Tag Archives: religious history

Today is Ascension Sunday

Christi Himmelfahrt by Fresken von Gebhard Fugel
Public Domain via Wikimedia Commons

For most Christians and the Roman Catholic Church, today is Ascension Sunday when Jesus ascends into Heaven. The word ascension has a different meaning when applied in a religious context. Ascension is generally defined as ascend, or to go up. For instance, you ascend stairs, or you ascend a mountain path. Or it could be used to denote moving up to higher job level (he ascended to company president after the retirement of the previous one). Ascension in Judaism though means going to Heaven either without having to die first or after dying. In Jewish scripture, Elijah was taken directly to Heaven. The same applies to Enoch (Noah’s great-grandfather) as it appears from the text this happened as well.

In the case of Jesus, according to Christian teaching, he died and was resurrected. He then spent 40 days with his disciples. On the 40th day, he and the disciples went to Mount of Olives near Bethany and was also near Jerusalem. Only two gospels-Mark and Luke-record this event while the other two (Matthew and John) don’t though John does reference it. It is also recounted in the first chapter of Acts of the Apostles. The event was accepted by the early Church and also referenced in the Epistles. The traditional site (Mount of Olives) had a church built upon it in the Fourth century but was destroyed and rebuilt numerous times. The current structure is the Chapel of the Ascension and is easily discerned by its octagonal shape. It is considered a holy site by both Christians and Muslims.

Traditionally Ascension Day is held 39 days after Easter Sunday, so it falls on a Thursday. The Orthodox Church uses the Julian calendar, so it is not celebrated at the same time as the Western Christian churches. Check out the liturgical calendar from the Holy Trinity Russian Orthodox Church for more information. Ascension Day is a day of obligation meaning church attendance is required. Usually as part of the service, the Paschal candle that was lit on Easter will be extinguished to symbolize Jesus departure from earth. In some Catholic and Lutheran countries, it is a public holiday (Austria, Belgium, Denmark, Finland, France, German, Luxembourg, the Netherlands, Norway, Sweden, and some cantons in Switzerland). Ascension Day is not celebrated in the United Kingdom, United States, or Australia. Some Christian denominations may not mark it for celebration on Thursday and move it to Sunday.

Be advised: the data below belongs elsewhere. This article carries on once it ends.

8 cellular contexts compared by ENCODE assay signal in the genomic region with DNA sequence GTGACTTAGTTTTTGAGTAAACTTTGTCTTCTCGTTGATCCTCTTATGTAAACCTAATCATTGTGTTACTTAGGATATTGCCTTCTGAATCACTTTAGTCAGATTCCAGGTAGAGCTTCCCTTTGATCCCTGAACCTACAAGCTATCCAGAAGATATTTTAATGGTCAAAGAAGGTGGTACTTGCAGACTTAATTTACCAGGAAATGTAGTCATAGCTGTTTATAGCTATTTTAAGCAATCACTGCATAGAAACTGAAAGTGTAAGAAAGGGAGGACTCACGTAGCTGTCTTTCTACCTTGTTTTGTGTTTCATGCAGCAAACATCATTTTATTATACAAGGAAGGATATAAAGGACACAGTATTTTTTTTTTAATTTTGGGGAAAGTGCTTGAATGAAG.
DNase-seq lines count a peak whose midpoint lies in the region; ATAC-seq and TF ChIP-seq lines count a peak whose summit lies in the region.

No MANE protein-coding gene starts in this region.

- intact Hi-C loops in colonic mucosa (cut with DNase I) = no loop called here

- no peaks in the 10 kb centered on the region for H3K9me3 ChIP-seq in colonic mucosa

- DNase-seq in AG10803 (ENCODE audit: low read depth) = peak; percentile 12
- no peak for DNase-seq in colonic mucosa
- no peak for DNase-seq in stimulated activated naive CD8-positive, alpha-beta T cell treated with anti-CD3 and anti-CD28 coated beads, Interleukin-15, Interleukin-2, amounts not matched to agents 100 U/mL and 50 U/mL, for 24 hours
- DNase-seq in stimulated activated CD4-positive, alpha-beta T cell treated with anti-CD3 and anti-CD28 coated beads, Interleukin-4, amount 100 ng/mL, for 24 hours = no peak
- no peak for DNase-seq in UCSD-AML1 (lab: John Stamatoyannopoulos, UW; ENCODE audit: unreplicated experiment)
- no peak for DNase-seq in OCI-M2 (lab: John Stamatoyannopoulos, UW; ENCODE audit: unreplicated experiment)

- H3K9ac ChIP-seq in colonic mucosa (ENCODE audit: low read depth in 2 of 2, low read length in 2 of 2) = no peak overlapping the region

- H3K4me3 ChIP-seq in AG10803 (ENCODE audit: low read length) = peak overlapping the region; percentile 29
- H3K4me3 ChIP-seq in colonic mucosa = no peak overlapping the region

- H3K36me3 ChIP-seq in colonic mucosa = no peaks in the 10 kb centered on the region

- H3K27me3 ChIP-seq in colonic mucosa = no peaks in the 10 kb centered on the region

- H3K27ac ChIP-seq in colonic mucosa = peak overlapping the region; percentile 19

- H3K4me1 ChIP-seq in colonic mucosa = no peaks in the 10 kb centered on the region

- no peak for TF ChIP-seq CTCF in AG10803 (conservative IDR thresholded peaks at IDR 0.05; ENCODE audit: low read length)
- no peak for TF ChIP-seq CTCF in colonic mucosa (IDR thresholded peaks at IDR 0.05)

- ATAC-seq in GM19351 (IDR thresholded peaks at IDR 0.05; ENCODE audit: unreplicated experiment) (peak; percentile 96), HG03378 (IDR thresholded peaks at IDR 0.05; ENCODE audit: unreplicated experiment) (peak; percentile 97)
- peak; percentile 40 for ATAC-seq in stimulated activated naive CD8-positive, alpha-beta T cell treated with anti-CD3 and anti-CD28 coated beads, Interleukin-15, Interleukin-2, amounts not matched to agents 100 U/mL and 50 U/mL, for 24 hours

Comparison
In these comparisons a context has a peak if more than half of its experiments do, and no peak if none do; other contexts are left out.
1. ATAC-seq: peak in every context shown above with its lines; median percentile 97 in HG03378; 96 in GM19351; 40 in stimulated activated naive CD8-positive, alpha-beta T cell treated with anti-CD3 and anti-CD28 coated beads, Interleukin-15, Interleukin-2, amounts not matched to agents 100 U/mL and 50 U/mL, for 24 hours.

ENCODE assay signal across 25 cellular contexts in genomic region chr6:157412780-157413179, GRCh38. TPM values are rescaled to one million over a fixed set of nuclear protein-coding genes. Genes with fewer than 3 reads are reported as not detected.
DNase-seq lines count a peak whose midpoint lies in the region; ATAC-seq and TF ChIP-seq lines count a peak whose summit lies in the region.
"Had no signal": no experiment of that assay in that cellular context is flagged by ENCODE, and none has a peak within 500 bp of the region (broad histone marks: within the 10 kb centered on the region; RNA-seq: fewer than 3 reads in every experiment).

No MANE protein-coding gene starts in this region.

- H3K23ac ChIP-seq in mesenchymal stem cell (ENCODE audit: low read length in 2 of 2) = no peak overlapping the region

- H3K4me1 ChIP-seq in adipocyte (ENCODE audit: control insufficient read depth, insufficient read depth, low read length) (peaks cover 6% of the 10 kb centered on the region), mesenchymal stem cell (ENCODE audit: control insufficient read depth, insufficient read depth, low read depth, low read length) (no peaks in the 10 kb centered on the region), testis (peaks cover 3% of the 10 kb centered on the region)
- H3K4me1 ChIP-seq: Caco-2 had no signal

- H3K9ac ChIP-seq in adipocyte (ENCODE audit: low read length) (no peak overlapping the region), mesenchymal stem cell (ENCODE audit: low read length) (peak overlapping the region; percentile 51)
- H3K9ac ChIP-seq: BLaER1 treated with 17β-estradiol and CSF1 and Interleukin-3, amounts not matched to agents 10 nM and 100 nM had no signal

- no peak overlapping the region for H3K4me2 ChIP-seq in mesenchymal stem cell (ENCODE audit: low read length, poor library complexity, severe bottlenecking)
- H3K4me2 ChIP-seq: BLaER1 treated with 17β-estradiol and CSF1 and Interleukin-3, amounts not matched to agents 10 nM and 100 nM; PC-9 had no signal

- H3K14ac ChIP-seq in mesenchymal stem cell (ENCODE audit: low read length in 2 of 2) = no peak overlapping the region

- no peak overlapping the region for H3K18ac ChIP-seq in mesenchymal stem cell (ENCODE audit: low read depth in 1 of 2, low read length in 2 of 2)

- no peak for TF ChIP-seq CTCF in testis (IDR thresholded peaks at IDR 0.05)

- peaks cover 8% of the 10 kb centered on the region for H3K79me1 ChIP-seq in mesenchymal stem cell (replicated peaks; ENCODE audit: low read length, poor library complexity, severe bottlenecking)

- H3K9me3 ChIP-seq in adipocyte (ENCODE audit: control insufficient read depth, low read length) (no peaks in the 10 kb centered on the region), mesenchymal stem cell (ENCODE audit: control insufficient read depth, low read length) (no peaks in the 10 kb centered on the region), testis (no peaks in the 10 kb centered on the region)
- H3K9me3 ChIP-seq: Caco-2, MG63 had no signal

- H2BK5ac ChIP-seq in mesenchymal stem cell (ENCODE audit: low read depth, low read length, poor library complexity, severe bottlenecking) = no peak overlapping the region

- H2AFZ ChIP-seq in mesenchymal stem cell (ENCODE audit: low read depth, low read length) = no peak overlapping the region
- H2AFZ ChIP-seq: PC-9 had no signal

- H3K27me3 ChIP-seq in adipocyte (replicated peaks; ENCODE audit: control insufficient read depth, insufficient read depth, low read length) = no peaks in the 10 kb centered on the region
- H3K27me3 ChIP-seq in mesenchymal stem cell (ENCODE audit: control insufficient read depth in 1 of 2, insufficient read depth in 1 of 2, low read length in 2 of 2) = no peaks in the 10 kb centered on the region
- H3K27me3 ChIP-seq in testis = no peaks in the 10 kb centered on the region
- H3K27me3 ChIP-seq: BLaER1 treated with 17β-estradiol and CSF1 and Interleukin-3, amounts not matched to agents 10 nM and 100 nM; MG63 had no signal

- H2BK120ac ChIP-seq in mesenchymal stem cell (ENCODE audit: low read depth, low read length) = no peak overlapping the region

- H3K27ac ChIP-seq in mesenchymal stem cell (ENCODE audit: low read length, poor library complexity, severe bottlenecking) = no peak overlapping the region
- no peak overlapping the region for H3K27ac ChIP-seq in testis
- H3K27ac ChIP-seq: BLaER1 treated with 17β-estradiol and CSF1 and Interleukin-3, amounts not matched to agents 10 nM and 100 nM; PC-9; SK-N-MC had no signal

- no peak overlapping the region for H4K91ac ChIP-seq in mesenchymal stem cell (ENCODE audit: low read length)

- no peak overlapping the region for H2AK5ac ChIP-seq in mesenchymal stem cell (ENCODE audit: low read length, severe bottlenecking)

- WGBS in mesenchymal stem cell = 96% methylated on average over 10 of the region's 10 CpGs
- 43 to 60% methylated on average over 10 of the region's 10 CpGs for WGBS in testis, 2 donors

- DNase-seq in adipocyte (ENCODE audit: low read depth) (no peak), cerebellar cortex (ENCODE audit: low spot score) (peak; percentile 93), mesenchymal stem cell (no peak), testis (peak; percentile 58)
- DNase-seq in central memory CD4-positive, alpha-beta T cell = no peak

For many years the Roman Catholic church celebrated it on Thursday, but that is no longer always the case. Back in the 1990’’s there was a movement in the United States (starting out on the West Coast) that started moving the day to the nearest Sunday. The movement to move mid-week holy days of obligation had been going on for some time already in the church. The reasons were both practical and spiritual. Since many people work during the week, they cannot always get to church. And by moving some holy days of obligation to Sunday, it will allow that important solemnity to be more widely celebrated. Many countries in Europe and elsewhere now have dioceses that have moved Ascension Day to Sunday. The Vatican now allows (with permission from the Holy See) each countries bishop conference to move some holy days of obligation to Sunday.  The United States Conference of Catholic Bishops now allows Ascension Sunday to take place on the 7th Sunday of Easter. However, dioceses that wish to observe on Thursday can do so. Currently the archdioceses and dioceses of Boston, Hartford, New York, Newark, Omaha, and Philadelphia are the only ones in the United States that celebrate Ascension Day on Thursday.


 Pope, Msgr. Charles. “Ascension Sunday: The Lord ‘Taken up Into Heaven.’” NCR, 10 May 2024, www.ncregister.com/features/ascension-sunday-the-lord-taken-up-into-heaven.

Boelke, Rob. Why Do We Celebrate the Ascension on a Sunday? | Sacred Heart Catholic Church. 6 May 2024, sacredheartfla.org/2024/05/06/why-do-we-celebrate-the-ascension-on-a-sunday.

Rees, Neil. “What Is Ascension Day and Why Do We Celebrate It?” Christianity Today, 9 May 2024, www.christiantoday.com/article/what.is.ascension.day.and.why.do.we.celebrate.it/141704.htm.